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I may have found the one.

Mr Mark

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Wow thanks for the info, lots there! I did order a dedicated volume control that is meant for the element so that should be good. Going to have to digest some of this info as I am not electronic savvy. If I've learned anything about the tone control and my application it'll be all about turning down the lows, they are always overpowering my other single mic setups. Thanks!
 

Mr Mark

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i have taken an innertube and cut pieces out to hold a GreenBullet element
so it is somewhat protected from vibration
(making an envelope for it with a big hole slightly smaller than the mic)

there are newer soft rubbery materials with less weight and density now

a 2.0 microfarad tantalum capacitor in the circuit from the positive leg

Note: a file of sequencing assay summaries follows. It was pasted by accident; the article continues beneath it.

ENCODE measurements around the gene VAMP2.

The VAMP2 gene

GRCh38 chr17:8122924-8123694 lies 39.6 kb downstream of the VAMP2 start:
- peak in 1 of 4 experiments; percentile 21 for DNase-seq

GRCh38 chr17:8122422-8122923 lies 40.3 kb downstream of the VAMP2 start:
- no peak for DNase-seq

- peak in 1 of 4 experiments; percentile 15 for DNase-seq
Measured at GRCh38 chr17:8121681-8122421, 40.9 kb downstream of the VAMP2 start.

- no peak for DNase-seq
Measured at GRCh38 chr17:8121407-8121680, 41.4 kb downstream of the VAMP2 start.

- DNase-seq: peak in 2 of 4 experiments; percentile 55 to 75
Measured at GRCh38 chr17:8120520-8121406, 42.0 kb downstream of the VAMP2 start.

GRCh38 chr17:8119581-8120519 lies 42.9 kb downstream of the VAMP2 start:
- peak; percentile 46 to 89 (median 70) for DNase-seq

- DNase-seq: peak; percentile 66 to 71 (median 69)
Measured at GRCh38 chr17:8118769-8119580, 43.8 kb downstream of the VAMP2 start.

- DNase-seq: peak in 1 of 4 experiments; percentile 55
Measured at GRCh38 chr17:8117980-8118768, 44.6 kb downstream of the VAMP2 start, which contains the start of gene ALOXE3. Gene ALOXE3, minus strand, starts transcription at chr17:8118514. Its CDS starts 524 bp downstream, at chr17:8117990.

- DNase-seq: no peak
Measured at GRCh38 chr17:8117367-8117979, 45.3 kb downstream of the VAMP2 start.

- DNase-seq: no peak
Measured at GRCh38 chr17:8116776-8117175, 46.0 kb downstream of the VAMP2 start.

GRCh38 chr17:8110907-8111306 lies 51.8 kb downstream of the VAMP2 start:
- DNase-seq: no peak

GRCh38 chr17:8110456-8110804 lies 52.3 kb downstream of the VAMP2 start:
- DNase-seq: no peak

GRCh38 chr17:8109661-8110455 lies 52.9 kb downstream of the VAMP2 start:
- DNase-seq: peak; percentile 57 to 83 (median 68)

is a good protective coupler, but electrolytics are fine too

if you mount a dedicated volume control for the mic, 10,000 Ohms is enough,
i prefer click types as they hold their setting firmly (but are getting hard to find)
22,000 Ohms is fine too (audio taper of course) stay away from high resistance
potentiometers, as the more resistance in a passive audio circuit, often = the more noise

adding a tone control is easy if you want one... just drain a .0047 or so Microfarad Capacitor
through any old leftover potentiometer you have laying around to ground...
that trims off just the highest frequencies

if mounting without screws, the mounting tapes for Automotive Trim are much more
reliable and firm than normal white foam doublesided, and 3m actually has a